There’s a unique sadness to a young death, with fame adding an intoxicating touch. Take Club 27’s notion of bad taste – those who die at a tender age as a cool, genuine goal. Mention singer and songwriter Tim Buckley and wince as his son Jeff is also brought up with joy, along with the story of his own untimely departure. Well done guys, live through the tragedy so we don’t have to. There was a – thankfully short-lived – venue in Liverpool called the 27 Club. The cities of the North are generally more anchored. On John Lennon’s birthday in October and the anniversary of his murder in December, the National Trust turns on the light in his teenage bedroom, a quiet but touching act. Miles to all levels of Memphis Circus. But we also participate in the macabre; the prototype of Elvis’ original headstone was brought back to Liverpool in 2003.

The fun side of Elvis fandom – collecting anything that wears his handsome face is nice and frothy; I myself am an enthusiast. It’s important to remember though, while we can laugh at Elvis’ tacky disguises and enjoy a cheap plastic tattoo with his name on it, Elvis was no joke. What happened to him is no joke either, and that ridiculousness happens in any fandom; watch football fans turn on men minutes earlier named heroes. Competitiveness is everywhere, with major strengths and bragging rights. With Elvis, not going to Graceland and paying your respects is considered a lack of dedication. In a UK fan magazine that spanned decades, the editor would goad and goad fans, berate them for failing to perform their duties – for example, asking for songs to be played on the radio. He then published the irritated replies that harassed him, in the following issue. The Baz Luhrmann Elvis last summer’s biopic hinted at Elvis’ reliance on his own fame, an interesting and unconvincing take, but fandom and fame are complex concepts and as the world turns, concepts change. After the film’s release, a conversation with a muggle arose from the question, what did Elvis do? Apart from singing. Did he help people or what? Because singing was not enough. As if Elvis Aaron Presley, an undisputed influence in music and popular culture, was an X Factor or Britain’s Got Talent looking for a lucky break. The one who simply needed a justification to exist.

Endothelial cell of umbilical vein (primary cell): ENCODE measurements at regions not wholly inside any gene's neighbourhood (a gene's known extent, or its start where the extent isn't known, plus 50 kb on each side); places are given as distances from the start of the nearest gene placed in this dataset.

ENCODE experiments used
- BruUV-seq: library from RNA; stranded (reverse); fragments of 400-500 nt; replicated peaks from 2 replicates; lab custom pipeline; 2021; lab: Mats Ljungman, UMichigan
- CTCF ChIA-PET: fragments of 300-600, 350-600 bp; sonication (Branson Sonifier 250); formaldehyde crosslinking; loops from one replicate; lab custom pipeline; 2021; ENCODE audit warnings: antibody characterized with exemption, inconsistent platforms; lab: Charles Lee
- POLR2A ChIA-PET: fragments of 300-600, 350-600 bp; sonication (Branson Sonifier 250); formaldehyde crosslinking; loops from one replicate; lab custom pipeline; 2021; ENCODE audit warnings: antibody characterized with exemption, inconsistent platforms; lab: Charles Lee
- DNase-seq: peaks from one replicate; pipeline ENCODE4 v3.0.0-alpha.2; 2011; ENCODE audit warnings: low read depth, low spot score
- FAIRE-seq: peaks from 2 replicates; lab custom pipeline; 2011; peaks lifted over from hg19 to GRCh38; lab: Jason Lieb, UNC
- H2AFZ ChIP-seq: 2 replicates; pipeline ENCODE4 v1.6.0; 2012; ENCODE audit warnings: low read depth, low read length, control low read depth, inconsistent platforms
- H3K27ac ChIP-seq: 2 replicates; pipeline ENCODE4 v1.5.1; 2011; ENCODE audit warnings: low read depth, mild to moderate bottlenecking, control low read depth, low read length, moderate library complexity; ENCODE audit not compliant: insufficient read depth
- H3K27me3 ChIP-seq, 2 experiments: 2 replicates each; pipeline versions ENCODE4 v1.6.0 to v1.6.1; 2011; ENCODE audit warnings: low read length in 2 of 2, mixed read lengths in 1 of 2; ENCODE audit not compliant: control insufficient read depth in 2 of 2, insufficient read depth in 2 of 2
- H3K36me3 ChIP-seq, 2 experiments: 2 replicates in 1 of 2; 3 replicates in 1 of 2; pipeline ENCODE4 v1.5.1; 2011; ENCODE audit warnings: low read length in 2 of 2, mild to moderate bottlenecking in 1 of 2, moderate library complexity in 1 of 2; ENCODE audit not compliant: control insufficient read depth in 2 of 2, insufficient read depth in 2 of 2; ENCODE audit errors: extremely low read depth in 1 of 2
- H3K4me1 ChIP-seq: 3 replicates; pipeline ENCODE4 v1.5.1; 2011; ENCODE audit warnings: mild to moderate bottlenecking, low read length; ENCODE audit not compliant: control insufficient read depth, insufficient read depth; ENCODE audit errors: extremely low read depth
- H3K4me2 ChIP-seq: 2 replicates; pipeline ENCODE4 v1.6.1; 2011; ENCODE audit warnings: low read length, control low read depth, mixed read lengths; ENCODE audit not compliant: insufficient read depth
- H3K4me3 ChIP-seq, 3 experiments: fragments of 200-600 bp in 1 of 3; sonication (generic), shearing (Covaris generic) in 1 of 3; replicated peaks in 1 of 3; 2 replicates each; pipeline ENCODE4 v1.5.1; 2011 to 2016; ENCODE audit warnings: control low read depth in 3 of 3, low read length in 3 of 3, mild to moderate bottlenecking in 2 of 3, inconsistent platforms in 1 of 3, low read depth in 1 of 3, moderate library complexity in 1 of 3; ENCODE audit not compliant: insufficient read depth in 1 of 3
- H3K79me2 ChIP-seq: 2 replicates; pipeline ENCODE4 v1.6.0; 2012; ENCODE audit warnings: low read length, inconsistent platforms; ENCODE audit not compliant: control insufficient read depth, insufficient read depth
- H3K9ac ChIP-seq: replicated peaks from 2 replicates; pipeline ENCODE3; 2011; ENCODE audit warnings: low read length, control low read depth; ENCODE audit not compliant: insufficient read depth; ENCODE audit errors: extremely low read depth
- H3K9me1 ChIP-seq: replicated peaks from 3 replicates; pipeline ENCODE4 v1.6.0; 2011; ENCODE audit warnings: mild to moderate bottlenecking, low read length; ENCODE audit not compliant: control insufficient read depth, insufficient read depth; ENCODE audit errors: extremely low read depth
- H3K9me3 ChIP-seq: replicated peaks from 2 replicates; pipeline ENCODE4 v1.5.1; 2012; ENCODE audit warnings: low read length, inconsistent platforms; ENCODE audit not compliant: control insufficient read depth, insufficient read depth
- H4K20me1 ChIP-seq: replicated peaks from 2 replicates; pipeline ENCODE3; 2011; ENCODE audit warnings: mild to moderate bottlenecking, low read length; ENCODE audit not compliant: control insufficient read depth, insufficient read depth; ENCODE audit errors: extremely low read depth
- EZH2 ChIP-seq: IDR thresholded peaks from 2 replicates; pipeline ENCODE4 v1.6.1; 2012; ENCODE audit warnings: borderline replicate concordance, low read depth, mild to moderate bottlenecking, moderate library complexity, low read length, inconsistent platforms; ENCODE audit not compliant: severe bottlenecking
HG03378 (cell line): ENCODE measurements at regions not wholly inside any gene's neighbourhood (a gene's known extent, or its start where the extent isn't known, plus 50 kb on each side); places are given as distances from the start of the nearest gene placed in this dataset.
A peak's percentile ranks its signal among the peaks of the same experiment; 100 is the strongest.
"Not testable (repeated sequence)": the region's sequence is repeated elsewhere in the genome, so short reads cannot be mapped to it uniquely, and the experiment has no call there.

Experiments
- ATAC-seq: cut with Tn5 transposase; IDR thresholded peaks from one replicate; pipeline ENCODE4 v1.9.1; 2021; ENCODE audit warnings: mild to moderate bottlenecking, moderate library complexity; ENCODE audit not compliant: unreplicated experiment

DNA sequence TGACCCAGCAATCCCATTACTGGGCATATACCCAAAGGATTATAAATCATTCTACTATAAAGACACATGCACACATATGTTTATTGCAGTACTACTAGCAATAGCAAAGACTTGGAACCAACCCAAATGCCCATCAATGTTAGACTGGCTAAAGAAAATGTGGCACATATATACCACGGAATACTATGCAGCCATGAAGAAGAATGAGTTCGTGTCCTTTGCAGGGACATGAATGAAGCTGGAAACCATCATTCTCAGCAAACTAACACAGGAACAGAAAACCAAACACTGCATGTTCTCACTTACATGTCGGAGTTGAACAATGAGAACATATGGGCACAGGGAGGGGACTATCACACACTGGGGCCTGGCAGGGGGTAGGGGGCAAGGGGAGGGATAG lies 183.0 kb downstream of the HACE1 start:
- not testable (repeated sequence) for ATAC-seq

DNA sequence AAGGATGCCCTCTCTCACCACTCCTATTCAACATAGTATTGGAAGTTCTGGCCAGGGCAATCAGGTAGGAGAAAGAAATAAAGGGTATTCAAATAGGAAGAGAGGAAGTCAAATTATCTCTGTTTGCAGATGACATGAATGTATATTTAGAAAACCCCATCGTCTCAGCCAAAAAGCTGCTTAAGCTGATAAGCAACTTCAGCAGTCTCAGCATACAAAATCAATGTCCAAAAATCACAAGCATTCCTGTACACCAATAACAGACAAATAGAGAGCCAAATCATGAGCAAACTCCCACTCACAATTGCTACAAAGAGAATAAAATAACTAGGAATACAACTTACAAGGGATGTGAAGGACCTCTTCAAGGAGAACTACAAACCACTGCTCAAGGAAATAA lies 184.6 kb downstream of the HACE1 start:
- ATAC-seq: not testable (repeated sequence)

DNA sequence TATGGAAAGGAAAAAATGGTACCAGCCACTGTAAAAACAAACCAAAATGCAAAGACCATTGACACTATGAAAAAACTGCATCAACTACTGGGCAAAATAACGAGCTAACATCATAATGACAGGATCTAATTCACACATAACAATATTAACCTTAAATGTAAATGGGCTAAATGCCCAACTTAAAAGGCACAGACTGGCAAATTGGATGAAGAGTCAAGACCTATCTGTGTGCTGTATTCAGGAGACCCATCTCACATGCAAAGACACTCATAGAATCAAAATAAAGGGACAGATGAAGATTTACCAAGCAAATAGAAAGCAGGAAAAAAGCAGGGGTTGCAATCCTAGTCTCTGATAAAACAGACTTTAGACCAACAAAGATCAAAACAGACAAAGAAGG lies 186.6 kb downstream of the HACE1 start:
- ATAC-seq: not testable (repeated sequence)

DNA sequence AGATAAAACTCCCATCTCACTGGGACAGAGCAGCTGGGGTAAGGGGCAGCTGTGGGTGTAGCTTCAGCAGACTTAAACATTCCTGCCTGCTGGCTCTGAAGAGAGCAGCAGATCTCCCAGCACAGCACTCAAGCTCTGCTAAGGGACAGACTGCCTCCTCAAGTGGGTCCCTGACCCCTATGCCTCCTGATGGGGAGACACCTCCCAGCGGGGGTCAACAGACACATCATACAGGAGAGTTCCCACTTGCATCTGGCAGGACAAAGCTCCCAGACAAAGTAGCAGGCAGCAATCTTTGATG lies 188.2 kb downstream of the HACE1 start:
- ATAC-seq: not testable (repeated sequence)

On what would have been Elvis’ 88th birthday last week, Lisa Marie cut a sizable slice of the giant birthday cake, briefly bringing a slick of thick sugary icing to her lips without taking a convincing bite. A new exhibit in the big house has been completely sealed off and, coincidentally, a jet plane bought by his father a year before his death has been auctioned off in Florida for $260,000 on behalf of a Saudi company. There’s nothing like a heart-tugging birthday to add that extra ker-ching. Commenters on the auctioneer’s Facebook have speculated that the plane could be sold for parts or converted into an Airbnb. The way Graceland marks the day seems classy in comparison. And yet, Lisa Marie stood just yards from the graves of her blood family, exposed to strangers, and joked that the faithful pilgrims in the crowd each year were her only reason to leave the house. As she shared the sobering anniversary with business associates, nameless faces in the crowd taking selfies and insisting passionately on love, one couldn’t help but think, what a complete fucking head.

Comments are closed.